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God’s Word for You

Mark 14:4-7 Good Deeds Like Mary’s

by Pastor Timothy Smith on Saturday, December 2, 2023

4 Some of those who were there became indignant and said to one another, “Why this waste of perfume? 5 This perfume could have been sold for three hundred denarii and the money could have been given to the poor.” And they spoke harshly to her. 6 Jesus said, “Leave her alone. Why are you giving her trouble? She has done a beautiful thing for me. 7 You will always have the poor with you, and you can do good for them any time you want. But you will not always have me.”

How gently Mark uses the plural “some” (Greek tines), as if more than one man or woman was there to be upset about the waste. Matthew hints that other disciples beside Judas were drawn into this, but he does not say that any of the apostles spoke this way, apart from Judas. The followers of Jesus were generally known as disciples; the Twelve were his chosen apostles.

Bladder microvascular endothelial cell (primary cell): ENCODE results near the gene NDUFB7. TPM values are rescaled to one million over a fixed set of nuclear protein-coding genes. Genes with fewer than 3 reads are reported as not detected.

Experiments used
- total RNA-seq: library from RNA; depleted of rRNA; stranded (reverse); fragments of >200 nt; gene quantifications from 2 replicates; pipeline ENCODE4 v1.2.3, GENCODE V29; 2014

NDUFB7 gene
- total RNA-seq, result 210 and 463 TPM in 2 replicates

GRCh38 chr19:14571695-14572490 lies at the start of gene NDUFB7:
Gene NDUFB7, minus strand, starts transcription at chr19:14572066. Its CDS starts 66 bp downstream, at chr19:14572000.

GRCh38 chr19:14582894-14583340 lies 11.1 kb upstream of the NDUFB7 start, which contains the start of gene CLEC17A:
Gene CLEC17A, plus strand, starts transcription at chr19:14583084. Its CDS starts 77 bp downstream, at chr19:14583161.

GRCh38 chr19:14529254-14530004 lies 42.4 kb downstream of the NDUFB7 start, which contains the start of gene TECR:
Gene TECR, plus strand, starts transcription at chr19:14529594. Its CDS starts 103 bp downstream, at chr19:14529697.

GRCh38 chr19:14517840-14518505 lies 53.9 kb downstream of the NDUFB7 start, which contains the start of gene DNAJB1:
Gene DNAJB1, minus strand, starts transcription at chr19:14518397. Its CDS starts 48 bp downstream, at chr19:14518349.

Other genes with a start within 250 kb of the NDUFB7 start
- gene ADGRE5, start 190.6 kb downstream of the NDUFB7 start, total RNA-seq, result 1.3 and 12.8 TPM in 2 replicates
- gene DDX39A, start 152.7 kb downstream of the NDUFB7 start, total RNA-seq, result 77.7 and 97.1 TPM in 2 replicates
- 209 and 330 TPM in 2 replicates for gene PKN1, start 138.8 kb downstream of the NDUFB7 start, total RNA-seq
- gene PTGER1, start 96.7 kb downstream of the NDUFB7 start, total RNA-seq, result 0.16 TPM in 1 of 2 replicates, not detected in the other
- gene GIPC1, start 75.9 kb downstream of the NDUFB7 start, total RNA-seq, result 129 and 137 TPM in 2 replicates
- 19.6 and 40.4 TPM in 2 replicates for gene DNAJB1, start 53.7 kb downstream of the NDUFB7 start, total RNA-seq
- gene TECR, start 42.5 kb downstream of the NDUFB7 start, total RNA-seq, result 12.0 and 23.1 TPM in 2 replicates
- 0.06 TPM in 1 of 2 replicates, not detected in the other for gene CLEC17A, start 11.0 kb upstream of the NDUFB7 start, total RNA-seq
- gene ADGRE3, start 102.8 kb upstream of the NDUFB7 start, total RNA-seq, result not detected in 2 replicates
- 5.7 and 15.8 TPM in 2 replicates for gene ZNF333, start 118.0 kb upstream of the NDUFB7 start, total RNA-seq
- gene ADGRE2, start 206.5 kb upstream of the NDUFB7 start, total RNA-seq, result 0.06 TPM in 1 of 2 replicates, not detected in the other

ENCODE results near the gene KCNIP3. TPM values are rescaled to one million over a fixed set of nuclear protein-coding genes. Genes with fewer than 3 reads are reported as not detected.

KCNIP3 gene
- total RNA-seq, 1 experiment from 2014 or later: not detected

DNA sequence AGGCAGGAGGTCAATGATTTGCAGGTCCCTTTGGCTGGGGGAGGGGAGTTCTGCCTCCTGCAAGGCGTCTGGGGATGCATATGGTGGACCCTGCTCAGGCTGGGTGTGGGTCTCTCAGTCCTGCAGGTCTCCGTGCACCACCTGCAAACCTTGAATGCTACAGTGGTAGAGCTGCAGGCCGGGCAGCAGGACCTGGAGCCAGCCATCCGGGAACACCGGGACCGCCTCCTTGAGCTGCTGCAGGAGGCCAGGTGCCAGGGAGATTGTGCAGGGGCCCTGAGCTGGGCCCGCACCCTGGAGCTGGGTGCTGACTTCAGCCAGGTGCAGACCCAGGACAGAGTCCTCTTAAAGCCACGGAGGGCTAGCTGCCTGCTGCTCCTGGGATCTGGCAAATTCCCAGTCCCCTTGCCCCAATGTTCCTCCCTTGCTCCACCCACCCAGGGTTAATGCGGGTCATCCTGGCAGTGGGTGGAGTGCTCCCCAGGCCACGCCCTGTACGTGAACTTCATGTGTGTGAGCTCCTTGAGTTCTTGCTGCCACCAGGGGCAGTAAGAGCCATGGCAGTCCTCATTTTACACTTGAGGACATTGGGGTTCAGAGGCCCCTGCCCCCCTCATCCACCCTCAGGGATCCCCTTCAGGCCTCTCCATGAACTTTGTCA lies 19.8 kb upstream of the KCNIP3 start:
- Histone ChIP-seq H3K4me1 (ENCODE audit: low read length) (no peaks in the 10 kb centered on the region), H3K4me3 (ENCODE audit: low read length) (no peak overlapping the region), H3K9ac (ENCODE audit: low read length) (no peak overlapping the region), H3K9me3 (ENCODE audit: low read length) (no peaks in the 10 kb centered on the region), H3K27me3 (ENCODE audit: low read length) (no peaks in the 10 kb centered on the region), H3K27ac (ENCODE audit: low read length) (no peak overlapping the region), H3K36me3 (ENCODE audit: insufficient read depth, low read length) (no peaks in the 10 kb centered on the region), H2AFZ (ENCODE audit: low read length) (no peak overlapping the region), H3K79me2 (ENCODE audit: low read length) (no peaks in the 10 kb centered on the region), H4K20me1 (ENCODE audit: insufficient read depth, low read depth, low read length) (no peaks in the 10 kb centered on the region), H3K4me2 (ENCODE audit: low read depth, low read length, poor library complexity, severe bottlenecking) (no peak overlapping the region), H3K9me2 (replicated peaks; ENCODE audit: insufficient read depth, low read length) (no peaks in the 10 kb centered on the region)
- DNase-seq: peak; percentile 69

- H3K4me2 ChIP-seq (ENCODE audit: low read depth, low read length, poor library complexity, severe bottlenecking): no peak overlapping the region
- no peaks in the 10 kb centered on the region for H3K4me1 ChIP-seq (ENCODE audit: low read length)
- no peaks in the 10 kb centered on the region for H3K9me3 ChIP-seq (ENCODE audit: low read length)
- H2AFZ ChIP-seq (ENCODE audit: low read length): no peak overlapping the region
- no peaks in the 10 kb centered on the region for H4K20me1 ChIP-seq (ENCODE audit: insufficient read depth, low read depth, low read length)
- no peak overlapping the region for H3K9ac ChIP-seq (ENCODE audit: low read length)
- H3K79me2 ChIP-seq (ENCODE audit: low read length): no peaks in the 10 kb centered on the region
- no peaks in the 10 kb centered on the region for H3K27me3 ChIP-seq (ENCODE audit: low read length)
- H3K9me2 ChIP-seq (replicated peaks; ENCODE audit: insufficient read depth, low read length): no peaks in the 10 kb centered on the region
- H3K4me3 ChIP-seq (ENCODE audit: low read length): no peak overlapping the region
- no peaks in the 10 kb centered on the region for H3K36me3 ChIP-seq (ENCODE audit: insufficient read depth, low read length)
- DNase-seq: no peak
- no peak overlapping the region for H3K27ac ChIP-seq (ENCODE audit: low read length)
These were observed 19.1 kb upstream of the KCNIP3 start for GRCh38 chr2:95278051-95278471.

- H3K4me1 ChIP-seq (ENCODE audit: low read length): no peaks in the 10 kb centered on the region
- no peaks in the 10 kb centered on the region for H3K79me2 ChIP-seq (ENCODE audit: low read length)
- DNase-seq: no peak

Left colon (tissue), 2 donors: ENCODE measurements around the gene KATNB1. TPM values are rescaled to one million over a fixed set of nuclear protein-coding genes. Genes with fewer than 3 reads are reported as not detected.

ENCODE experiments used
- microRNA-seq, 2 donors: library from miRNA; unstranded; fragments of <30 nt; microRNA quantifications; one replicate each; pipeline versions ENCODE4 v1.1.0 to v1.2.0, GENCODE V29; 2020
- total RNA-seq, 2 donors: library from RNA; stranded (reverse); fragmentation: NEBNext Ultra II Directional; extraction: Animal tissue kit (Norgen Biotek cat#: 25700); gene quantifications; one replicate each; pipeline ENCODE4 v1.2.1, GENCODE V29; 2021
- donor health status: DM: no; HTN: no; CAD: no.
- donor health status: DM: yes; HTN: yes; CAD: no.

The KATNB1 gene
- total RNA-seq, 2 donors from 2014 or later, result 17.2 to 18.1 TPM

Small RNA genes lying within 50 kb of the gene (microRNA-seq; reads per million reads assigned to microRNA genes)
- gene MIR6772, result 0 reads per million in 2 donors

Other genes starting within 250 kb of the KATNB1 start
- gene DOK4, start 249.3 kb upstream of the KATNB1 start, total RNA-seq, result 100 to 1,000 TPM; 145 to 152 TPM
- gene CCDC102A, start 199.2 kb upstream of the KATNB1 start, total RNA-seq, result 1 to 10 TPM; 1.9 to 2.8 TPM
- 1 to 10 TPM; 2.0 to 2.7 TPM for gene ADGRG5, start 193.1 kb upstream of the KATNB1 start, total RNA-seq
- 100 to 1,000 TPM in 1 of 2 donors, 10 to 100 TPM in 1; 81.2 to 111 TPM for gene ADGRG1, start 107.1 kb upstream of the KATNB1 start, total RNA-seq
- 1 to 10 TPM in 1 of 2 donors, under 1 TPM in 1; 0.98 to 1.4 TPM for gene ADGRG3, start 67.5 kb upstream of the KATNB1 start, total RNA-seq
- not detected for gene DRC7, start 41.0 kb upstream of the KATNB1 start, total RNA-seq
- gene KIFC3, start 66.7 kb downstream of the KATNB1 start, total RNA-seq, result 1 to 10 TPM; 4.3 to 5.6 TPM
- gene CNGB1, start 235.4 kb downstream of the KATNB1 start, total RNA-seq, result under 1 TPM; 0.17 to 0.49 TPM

The only two or three we need to concern ourselves with are Judas and the devil who was hovering around, listening very carefully to the kinds of things Judas said, watching his rolling eyes, hearing his whispered grumbling, and urging him to more open opposition to any good deed. One of those who spoke was certainly Judas, for John says that he did (John 12:5), and that he said this because he was a thief. It is also worth noting that these are the very first words from Judas that are recorded in the Gospels.